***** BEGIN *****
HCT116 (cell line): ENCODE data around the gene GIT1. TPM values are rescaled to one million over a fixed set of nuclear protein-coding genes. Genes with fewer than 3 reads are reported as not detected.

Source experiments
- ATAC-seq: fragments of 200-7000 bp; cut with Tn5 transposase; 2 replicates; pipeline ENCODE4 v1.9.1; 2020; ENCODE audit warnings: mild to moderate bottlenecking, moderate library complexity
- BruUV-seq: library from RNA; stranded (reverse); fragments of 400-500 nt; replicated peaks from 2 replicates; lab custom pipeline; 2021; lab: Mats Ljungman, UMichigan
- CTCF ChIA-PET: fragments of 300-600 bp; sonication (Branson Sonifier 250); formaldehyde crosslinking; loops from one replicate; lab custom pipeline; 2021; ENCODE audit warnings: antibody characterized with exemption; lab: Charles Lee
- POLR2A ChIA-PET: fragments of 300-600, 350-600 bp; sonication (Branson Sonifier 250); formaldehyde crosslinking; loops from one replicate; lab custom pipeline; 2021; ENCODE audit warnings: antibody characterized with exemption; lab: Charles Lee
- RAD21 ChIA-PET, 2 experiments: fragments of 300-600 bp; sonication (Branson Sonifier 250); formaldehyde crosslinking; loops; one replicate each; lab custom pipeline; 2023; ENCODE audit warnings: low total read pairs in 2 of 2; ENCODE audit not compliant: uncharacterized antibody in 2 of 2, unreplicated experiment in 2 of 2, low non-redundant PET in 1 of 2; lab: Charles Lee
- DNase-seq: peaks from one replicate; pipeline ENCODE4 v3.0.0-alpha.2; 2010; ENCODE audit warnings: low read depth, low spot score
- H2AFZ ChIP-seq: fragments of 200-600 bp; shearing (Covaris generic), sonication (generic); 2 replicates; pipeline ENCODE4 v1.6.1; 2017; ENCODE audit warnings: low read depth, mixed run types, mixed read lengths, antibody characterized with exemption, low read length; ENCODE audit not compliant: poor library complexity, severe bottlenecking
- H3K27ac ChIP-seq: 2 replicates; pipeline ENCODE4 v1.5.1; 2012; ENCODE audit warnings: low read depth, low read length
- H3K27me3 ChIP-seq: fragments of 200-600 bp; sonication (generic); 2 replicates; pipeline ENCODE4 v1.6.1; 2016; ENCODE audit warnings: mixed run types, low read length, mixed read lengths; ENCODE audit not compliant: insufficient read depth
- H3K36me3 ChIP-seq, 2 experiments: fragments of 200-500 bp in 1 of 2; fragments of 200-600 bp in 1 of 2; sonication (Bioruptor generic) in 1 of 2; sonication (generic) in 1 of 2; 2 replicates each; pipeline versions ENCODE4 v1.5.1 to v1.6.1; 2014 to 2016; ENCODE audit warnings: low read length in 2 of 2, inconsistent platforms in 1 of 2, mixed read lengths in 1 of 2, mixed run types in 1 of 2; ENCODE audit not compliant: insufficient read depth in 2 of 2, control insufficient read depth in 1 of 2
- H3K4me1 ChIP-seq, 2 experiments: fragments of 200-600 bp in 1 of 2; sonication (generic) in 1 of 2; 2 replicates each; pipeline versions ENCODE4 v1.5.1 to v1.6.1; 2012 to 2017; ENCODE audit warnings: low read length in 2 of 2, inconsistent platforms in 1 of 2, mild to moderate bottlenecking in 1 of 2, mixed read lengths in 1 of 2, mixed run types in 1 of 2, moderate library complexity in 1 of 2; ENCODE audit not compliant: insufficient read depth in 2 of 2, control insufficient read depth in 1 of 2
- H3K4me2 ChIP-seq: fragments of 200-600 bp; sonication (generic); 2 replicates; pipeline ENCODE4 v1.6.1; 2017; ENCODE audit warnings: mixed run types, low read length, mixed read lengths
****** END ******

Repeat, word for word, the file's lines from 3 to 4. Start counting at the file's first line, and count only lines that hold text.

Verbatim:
- ATAC-seq: fragments of 200-7000 bp; cut with Tn5 transposase; 2 replicates; pipeline ENCODE4 v1.9.1; 2020; ENCODE audit warnings: mild to moderate bottlenecking, moderate library complexity
- BruUV-seq: library from RNA; stranded (reverse); fragments of 400-500 nt; replicated peaks from 2 replicates; lab custom pipeline; 2021; lab: Mats Ljungman, UMichigan